Saturday, June 15, 2019
Victor Fan on Fassbinder's In a Year with 13 Moons.
The abattoir scene and the suicide scene, moreover, share a common theme in their discourses. In the abattoir scene, Erwin/Elvira’s disembodied voice invites Red Zora (and us) to witness the joy of the cows giving up their will, thus recalling Schopenhauer’s notion of the power of art, that a piece of art allows the beholder to surrender her/his Will to the World as Presentations of the Will, thus achieving the union of the Self and the Other as a Whole. Again, in the suicide scene, the North African uses the same reason to justify his act of suicide by seeing it as an elimination of the Manifestations (Presentations) by being one with the Will. In these two scenes, however, the mechanic tones of the voices, the detachment or delay between the voice and the image, and the brutality, for us, to be in a viewing position to acknowledge the beauty of these acts of violence, as Elsaesser points out, bring us not to a point of deliverance or transcendence, but to the impossibility of transcendence. Along this line of philosophical thinking, which formed the philosophical foundation of the Third Reich, Erwin/Elvira’s (and by extension, our) passivity in witnessing these acts of violence as pieces of art also suggests a Heideggerian “letting be.” Ironically, in Heidegger’s terms, the final sequence both stages a gathering of all the beings who are supposed to “care for” (in Heideggerian sense, to “take care,” or to “let be”) Erwin/Elvira, though they all turn their backs against each other, thus staging a world in which all beings are supposed to be “being‐with” (Mitsein), but fail to “care for” or form any effective collective.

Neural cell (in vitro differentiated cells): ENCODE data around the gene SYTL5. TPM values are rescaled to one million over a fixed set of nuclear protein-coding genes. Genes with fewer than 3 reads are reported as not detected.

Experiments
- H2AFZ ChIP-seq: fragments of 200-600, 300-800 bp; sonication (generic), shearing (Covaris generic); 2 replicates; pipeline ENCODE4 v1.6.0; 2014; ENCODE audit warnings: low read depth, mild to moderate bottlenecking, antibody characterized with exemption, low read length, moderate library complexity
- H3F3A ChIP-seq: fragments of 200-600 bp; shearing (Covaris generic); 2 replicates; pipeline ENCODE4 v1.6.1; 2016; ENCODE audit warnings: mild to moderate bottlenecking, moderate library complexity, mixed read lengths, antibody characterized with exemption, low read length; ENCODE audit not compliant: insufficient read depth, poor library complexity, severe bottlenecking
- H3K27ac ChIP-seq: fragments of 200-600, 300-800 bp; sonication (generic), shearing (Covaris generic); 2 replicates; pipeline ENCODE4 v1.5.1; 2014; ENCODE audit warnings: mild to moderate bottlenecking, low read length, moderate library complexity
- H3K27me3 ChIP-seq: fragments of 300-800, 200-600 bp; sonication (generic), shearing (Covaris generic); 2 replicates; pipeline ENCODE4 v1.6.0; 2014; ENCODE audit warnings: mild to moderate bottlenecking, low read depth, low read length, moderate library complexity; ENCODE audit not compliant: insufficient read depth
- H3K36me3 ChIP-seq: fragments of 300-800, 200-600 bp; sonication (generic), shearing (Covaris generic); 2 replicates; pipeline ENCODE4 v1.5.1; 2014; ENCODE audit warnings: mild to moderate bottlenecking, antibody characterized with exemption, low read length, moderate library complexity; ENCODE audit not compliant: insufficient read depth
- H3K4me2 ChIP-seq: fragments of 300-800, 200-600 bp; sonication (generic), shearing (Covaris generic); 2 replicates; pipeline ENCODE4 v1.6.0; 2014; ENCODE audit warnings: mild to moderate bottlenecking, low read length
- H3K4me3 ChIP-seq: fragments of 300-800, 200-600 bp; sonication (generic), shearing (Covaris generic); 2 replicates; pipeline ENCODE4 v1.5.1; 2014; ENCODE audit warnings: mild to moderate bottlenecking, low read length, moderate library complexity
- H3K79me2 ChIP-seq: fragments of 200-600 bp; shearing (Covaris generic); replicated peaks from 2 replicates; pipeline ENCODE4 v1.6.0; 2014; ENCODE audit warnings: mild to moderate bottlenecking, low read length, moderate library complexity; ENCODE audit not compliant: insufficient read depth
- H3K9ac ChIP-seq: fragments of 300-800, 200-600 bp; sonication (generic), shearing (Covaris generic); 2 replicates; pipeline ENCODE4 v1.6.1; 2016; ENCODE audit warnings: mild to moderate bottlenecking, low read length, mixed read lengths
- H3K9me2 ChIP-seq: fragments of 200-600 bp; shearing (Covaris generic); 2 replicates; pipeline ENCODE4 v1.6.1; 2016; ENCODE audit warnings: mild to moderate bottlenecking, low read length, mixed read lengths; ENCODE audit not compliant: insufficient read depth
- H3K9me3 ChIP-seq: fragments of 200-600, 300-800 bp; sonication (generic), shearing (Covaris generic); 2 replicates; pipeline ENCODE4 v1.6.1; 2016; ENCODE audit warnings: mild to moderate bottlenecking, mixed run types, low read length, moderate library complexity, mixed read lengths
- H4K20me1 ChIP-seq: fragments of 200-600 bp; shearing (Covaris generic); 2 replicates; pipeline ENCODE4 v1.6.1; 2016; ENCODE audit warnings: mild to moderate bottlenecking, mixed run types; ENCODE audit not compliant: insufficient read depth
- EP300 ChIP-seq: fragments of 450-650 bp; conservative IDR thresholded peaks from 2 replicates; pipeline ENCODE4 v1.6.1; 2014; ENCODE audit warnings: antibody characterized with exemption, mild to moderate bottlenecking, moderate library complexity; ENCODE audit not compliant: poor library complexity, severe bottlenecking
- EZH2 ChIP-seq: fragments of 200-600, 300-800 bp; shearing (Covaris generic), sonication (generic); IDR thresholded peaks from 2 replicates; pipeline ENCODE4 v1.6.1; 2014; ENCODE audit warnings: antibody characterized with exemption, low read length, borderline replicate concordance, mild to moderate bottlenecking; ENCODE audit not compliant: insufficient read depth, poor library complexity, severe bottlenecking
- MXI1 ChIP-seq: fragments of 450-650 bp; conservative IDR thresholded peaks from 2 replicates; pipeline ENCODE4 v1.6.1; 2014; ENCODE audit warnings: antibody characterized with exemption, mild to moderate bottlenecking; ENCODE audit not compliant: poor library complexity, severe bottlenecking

From A Companion to Rainer Werner Fassbinder, p. 129.
Comments: Post a Comment

<< Home
For when Ereignis is not sufficient.

Appropriation appropriates! Send your appropriations to enowning at gmail.com.

View mobile version